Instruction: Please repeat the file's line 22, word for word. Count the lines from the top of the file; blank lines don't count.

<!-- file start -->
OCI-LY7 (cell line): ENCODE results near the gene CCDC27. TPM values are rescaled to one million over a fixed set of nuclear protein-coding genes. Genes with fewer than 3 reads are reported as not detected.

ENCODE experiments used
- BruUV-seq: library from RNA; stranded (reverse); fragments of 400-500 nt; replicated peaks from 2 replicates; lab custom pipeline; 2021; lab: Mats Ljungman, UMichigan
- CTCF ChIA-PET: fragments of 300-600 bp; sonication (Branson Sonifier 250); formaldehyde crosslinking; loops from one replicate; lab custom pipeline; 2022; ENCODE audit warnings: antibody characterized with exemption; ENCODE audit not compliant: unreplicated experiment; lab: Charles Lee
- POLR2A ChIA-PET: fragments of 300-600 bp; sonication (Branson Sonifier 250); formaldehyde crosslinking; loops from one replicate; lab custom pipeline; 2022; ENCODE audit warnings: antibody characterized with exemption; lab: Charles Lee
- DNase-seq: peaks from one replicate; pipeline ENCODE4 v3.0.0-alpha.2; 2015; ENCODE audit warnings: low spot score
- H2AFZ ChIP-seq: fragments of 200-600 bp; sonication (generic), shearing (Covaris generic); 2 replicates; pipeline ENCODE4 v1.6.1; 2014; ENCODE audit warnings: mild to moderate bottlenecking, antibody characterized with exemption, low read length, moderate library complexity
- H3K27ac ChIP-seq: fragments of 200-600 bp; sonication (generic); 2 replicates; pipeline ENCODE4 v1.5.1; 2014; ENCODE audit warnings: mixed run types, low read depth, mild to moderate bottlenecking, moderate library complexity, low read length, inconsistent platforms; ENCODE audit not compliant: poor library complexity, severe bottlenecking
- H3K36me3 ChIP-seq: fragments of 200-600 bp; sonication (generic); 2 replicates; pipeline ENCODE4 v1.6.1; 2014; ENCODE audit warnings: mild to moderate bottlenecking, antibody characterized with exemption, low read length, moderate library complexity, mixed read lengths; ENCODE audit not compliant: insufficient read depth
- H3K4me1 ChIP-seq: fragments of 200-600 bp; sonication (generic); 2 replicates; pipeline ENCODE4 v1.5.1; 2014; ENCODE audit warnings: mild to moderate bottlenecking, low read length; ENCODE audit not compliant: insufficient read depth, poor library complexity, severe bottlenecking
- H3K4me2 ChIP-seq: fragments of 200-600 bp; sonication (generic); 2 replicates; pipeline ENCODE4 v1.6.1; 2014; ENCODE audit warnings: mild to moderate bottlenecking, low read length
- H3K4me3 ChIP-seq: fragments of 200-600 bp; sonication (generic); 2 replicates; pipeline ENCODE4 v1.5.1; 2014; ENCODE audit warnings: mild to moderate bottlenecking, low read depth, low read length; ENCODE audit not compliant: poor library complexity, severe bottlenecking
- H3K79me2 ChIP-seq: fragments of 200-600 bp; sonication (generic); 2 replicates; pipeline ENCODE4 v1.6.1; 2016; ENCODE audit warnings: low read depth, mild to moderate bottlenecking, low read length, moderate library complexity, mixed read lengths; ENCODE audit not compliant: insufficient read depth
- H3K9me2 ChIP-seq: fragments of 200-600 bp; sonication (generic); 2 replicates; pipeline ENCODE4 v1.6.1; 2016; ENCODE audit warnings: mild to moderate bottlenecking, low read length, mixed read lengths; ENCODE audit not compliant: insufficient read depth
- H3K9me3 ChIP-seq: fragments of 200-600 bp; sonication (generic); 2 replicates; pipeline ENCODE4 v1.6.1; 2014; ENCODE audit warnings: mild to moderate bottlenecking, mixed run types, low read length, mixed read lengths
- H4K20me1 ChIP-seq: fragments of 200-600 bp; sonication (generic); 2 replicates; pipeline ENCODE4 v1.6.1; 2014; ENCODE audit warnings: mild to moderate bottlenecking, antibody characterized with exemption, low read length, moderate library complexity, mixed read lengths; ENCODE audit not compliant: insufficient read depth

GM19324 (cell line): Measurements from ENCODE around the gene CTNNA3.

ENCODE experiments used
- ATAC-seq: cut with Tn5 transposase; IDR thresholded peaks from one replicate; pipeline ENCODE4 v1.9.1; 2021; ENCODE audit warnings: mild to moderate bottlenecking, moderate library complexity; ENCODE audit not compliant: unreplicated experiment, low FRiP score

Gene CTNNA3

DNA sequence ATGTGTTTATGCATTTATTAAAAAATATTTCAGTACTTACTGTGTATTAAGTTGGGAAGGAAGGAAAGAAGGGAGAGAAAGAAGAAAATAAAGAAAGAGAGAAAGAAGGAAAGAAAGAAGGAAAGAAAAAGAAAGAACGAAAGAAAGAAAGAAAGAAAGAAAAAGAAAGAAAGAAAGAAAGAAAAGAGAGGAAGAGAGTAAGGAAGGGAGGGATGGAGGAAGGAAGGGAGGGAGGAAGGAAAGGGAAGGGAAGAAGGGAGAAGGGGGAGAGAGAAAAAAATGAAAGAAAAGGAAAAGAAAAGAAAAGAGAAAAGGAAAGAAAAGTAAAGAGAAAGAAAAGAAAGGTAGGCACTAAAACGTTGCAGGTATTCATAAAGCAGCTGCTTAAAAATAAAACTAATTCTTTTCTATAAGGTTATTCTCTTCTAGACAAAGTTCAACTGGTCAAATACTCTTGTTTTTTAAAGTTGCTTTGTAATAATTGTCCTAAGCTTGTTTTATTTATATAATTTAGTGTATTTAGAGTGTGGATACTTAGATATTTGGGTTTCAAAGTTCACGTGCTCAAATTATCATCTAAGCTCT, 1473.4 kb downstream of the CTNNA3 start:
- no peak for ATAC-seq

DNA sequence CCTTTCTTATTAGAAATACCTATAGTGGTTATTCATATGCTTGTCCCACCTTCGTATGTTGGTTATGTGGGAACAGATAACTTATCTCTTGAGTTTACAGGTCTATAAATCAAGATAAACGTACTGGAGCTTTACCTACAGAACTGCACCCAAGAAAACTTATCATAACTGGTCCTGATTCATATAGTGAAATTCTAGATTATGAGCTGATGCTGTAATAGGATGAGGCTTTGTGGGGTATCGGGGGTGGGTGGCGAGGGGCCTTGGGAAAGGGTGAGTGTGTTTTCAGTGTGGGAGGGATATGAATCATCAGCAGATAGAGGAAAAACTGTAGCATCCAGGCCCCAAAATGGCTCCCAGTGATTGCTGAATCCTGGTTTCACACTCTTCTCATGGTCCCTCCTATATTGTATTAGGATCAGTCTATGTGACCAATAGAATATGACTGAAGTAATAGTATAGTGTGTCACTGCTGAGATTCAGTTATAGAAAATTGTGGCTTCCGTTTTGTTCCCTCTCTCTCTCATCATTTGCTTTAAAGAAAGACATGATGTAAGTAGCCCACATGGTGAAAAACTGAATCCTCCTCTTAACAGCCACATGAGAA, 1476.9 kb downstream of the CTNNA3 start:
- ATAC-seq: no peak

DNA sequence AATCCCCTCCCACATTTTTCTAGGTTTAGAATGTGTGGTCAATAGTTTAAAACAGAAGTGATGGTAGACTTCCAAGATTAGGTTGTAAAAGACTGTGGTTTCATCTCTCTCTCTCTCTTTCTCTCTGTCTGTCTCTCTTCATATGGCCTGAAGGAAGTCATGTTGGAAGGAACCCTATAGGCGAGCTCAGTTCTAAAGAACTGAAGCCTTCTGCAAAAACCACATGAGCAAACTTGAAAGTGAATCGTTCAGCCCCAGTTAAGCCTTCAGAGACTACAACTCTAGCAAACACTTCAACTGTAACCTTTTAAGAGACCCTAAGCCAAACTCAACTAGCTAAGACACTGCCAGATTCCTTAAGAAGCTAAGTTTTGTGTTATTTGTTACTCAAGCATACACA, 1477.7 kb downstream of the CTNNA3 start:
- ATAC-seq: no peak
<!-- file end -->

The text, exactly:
- no peak for ATAC-seq